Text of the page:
Child Abduction / Recovery Orders

When a parent unilaterally relocates with a child, whether to another city or interstate, it is possible to recover the child by making an Application to the Court.

Where the location of the parent and/or child are unknown, it is possible to seek a location Order from the Court, addressed to Centrelink for address checks, or a Commonwealth Information Order, to determine their location and seek for the recovery of the child. This process is lengthy and costly and therefore should be used as a last resort in urgent circumstances. Often parents will relocate to a family or friend’s house so it might be best to make enquiries and determine the location that way prior to instituting proceedings, depending the circumstances.

In the situation where the location of the parent and child are known, an Application can be made to a Family Law Court for an urgent listing for a recovery order, and/or injunction compelling the parent to return with the child. If there is a risk the parent could or would either “go into hiding” with the child, or attempt to relocate internationally with the child to a country that is not signatory to the Convention on the Civil Aspects of International Child Abduction (“The Hague Convention”), then it might be reasonable for the Application to be heard “ex parte” (without informing the other parent). Where an Order is made “ex parte”, the Court will list the matter for mention to provide procedural fairness to the other party and provide an opportunity for a response to the Application.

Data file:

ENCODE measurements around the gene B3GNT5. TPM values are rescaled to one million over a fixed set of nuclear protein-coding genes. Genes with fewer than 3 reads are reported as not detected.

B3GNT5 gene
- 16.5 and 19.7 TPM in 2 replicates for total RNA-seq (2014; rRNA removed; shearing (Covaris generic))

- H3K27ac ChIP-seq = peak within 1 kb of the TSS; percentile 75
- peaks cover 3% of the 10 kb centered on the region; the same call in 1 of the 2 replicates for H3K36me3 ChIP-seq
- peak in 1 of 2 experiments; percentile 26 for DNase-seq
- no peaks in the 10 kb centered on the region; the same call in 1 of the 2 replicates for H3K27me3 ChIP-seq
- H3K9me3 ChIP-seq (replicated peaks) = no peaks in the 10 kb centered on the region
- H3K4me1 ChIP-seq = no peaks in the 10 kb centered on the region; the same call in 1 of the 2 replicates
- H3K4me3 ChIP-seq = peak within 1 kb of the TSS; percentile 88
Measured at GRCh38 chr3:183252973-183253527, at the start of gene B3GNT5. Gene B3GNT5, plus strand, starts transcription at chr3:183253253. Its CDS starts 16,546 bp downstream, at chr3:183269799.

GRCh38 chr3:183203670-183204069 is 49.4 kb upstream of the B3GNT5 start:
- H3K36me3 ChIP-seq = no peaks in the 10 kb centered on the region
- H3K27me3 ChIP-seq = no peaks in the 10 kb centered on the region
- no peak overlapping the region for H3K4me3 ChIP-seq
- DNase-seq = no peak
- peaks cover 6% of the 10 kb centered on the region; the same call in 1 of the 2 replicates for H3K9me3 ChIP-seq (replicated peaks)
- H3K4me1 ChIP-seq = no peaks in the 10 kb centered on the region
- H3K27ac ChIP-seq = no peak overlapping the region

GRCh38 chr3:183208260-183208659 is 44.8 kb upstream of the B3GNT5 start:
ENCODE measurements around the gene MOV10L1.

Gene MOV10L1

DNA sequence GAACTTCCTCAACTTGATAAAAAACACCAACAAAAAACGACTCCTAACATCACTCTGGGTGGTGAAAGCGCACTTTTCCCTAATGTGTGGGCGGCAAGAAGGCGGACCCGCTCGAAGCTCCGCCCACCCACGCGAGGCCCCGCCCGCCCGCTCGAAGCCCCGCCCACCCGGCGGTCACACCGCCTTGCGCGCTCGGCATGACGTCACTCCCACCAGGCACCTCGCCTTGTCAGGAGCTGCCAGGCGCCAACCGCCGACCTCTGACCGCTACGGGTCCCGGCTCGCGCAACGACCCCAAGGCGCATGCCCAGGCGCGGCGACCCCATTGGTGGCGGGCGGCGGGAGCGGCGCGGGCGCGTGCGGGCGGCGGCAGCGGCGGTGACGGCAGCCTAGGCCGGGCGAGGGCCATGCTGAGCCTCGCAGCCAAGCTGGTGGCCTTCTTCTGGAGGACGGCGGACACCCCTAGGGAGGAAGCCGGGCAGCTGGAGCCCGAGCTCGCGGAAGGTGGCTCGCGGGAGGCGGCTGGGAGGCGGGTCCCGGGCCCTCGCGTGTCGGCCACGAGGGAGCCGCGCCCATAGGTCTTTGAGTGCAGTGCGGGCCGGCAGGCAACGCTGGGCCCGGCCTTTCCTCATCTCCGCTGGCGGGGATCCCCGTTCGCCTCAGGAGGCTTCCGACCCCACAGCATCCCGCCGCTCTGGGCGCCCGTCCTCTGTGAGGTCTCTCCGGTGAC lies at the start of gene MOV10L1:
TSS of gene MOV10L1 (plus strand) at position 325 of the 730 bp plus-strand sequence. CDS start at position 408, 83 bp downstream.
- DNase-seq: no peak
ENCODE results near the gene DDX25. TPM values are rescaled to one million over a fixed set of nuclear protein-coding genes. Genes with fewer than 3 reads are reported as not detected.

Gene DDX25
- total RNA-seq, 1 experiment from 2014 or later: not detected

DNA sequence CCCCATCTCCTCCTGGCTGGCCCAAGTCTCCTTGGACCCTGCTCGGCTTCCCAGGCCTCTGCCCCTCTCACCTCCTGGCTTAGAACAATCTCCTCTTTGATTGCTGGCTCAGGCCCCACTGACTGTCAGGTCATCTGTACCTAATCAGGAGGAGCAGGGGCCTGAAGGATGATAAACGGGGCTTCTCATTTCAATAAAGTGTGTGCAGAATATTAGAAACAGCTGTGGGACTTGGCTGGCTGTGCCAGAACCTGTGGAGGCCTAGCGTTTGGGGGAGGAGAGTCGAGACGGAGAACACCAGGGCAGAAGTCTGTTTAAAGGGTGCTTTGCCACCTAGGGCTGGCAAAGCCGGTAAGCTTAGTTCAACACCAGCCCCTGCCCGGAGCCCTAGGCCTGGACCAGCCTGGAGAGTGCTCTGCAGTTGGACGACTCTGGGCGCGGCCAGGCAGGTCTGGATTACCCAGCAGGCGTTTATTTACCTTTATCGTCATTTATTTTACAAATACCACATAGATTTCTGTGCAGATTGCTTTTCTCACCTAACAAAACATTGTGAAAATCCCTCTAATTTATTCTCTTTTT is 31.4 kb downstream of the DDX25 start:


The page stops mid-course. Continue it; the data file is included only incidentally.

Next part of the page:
A Recovery Order can be made by the Court regardless of whether there is an existing parenting Order in place. The Court has the jurisdiction to direct that the Australian Federal Police enforce the existing Order and recover the child.

If a parent has threatened to relocate with the child, or there is a real risk they might do so, it is also possible to apply for an interim injunction restraining that parent from relocating with the child. Another, less costly, way of preventing unilateral relocation is to seek the parent to provide an Undertaking to the Court that they will not remove the child from the city or state, as the case may be, without written consent from the other parent. It is important to act promptly in these situations and obtain legal advice from a family law practitioner as soon as possible.

If you require legal advice or representation in any legal matter, please contact Armstrong Legal.


Taking the next step and contacting a family lawyer can be scary. Our lawyers will make you feel comfortable so you can talk about your situation. But first, ask yourself, Do I really need a lawyer?


Armstrong Legal
Social Rating
Based on 271 reviews
Legal Hotline.
Open 7am - Midnight, 7 Days
Call 1300 038 223